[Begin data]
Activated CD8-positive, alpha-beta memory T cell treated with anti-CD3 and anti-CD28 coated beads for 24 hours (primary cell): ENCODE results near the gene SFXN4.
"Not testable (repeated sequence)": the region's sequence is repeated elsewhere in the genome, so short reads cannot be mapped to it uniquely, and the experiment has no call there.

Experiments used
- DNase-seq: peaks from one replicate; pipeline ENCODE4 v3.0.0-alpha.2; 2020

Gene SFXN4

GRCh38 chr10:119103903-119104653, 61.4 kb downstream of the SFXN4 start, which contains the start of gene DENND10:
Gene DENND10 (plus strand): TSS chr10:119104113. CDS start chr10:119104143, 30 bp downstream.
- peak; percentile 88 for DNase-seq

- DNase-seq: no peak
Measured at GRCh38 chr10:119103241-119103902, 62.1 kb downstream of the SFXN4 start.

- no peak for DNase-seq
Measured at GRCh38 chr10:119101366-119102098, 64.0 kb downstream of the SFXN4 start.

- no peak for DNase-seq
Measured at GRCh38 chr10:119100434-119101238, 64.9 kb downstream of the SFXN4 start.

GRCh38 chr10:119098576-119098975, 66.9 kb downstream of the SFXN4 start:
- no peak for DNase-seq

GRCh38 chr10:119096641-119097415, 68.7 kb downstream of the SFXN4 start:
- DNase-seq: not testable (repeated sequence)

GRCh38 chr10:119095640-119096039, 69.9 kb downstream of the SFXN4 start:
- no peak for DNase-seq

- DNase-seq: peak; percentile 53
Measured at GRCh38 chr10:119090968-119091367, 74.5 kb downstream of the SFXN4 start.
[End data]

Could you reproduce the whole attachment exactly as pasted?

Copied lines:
Activated CD8-positive, alpha-beta memory T cell treated with anti-CD3 and anti-CD28 coated beads for 24 hours (primary cell): ENCODE results near the gene SFXN4.
"Not testable (repeated sequence)": the region's sequence is repeated elsewhere in the genome, so short reads cannot be mapped to it uniquely, and the experiment has no call there.

Experiments used
- DNase-seq: peaks from one replicate; pipeline ENCODE4 v3.0.0-alpha.2; 2020

Gene SFXN4

GRCh38 chr10:119103903-119104653, 61.4 kb downstream of the SFXN4 start, which contains the start of gene DENND10:
Gene DENND10 (plus strand): TSS chr10:119104113. CDS start chr10:119104143, 30 bp downstream.
- peak; percentile 88 for DNase-seq

- DNase-seq: no peak
Measured at GRCh38 chr10:119103241-119103902, 62.1 kb downstream of the SFXN4 start.

- no peak for DNase-seq
Measured at GRCh38 chr10:119101366-119102098, 64.0 kb downstream of the SFXN4 start.

- no peak for DNase-seq
Measured at GRCh38 chr10:119100434-119101238, 64.9 kb downstream of the SFXN4 start.

GRCh38 chr10:119098576-119098975, 66.9 kb downstream of the SFXN4 start:
- no peak for DNase-seq

GRCh38 chr10:119096641-119097415, 68.7 kb downstream of the SFXN4 start:
- DNase-seq: not testable (repeated sequence)

GRCh38 chr10:119095640-119096039, 69.9 kb downstream of the SFXN4 start:
- no peak for DNase-seq

- DNase-seq: peak; percentile 53
Measured at GRCh38 chr10:119090968-119091367, 74.5 kb downstream of the SFXN4 start.